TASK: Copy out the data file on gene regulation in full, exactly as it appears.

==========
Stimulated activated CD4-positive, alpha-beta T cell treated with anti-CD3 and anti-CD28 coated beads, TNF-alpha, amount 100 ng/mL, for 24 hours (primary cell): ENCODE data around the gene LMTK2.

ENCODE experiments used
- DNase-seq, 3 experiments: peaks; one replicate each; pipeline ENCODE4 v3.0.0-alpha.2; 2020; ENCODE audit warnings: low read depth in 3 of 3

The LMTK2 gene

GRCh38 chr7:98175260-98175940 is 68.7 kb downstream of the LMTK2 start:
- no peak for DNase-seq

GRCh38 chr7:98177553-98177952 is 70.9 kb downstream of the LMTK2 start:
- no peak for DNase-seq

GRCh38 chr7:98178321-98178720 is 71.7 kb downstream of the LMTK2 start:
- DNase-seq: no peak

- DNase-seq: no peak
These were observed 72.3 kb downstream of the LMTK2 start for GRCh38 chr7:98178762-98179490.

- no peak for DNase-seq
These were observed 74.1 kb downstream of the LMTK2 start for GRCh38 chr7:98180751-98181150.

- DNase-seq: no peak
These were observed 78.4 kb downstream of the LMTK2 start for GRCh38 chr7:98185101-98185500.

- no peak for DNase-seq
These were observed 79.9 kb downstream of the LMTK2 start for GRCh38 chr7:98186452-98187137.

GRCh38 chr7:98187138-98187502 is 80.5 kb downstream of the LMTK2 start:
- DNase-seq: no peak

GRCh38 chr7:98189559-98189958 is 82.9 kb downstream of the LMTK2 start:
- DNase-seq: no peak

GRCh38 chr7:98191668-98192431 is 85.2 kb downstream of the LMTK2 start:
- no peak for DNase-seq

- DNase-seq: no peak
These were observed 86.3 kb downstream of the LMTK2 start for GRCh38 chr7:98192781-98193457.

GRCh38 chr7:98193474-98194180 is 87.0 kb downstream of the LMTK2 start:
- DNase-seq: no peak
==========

Stimulated activated CD4-positive, alpha-beta T cell treated with anti-CD3 and anti-CD28 coated beads, TNF-alpha, amount 100 ng/mL, for 24 hours (primary cell): ENCODE data around the gene LMTK2.

ENCODE experiments used
- DNase-seq, 3 experiments: peaks; one replicate each; pipeline ENCODE4 v3.0.0-alpha.2; 2020; ENCODE audit warnings: low read depth in 3 of 3

The LMTK2 gene

GRCh38 chr7:98175260-98175940 is 68.7 kb downstream of the LMTK2 start:
- no peak for DNase-seq

GRCh38 chr7:98177553-98177952 is 70.9 kb downstream of the LMTK2 start:
- no peak for DNase-seq

GRCh38 chr7:98178321-98178720 is 71.7 kb downstream of the LMTK2 start:
- DNase-seq: no peak

- DNase-seq: no peak
These were observed 72.3 kb downstream of the LMTK2 start for GRCh38 chr7:98178762-98179490.

- no peak for DNase-seq
These were observed 74.1 kb downstream of the LMTK2 start for GRCh38 chr7:98180751-98181150.

- DNase-seq: no peak
These were observed 78.4 kb downstream of the LMTK2 start for GRCh38 chr7:98185101-98185500.

- no peak for DNase-seq
These were observed 79.9 kb downstream of the LMTK2 start for GRCh38 chr7:98186452-98187137.

GRCh38 chr7:98187138-98187502 is 80.5 kb downstream of the LMTK2 start:
- DNase-seq: no peak

GRCh38 chr7:98189559-98189958 is 82.9 kb downstream of the LMTK2 start:
- DNase-seq: no peak

GRCh38 chr7:98191668-98192431 is 85.2 kb downstream of the LMTK2 start:
- no peak for DNase-seq

- DNase-seq: no peak
These were observed 86.3 kb downstream of the LMTK2 start for GRCh38 chr7:98192781-98193457.

GRCh38 chr7:98193474-98194180 is 87.0 kb downstream of the LMTK2 start:
- DNase-seq: no peak